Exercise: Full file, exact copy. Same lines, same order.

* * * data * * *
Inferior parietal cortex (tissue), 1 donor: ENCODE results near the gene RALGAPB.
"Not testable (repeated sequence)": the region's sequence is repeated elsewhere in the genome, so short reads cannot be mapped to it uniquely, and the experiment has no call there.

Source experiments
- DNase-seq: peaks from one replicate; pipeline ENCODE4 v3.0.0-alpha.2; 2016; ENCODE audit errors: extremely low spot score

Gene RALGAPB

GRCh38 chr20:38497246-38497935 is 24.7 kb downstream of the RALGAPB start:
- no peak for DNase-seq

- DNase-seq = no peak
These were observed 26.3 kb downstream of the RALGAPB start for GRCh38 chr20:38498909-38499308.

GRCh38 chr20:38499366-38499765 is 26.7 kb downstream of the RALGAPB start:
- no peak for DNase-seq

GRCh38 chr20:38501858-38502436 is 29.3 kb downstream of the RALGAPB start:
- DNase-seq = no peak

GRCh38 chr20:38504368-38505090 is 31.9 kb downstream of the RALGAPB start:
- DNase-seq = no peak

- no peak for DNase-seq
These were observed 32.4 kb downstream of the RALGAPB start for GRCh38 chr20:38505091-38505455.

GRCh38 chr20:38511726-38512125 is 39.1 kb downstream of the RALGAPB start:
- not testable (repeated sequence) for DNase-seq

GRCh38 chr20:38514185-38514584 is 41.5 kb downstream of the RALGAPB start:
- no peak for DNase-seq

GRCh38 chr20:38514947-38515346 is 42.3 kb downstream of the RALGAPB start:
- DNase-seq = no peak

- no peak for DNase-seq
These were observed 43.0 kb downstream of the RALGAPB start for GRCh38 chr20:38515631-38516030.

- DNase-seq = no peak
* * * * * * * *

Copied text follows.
Inferior parietal cortex (tissue), 1 donor: ENCODE results near the gene RALGAPB.
"Not testable (repeated sequence)": the region's sequence is repeated elsewhere in the genome, so short reads cannot be mapped to it uniquely, and the experiment has no call there.

Source experiments
- DNase-seq: peaks from one replicate; pipeline ENCODE4 v3.0.0-alpha.2; 2016; ENCODE audit errors: extremely low spot score

Gene RALGAPB

GRCh38 chr20:38497246-38497935 is 24.7 kb downstream of the RALGAPB start:
- no peak for DNase-seq

- DNase-seq = no peak
These were observed 26.3 kb downstream of the RALGAPB start for GRCh38 chr20:38498909-38499308.

GRCh38 chr20:38499366-38499765 is 26.7 kb downstream of the RALGAPB start:
- no peak for DNase-seq

GRCh38 chr20:38501858-38502436 is 29.3 kb downstream of the RALGAPB start:
- DNase-seq = no peak

GRCh38 chr20:38504368-38505090 is 31.9 kb downstream of the RALGAPB start:
- DNase-seq = no peak

- no peak for DNase-seq
These were observed 32.4 kb downstream of the RALGAPB start for GRCh38 chr20:38505091-38505455.

GRCh38 chr20:38511726-38512125 is 39.1 kb downstream of the RALGAPB start:
- not testable (repeated sequence) for DNase-seq

GRCh38 chr20:38514185-38514584 is 41.5 kb downstream of the RALGAPB start:
- no peak for DNase-seq

GRCh38 chr20:38514947-38515346 is 42.3 kb downstream of the RALGAPB start:
- DNase-seq = no peak

- no peak for DNase-seq
These were observed 43.0 kb downstream of the RALGAPB start for GRCh38 chr20:38515631-38516030.

- DNase-seq = no peak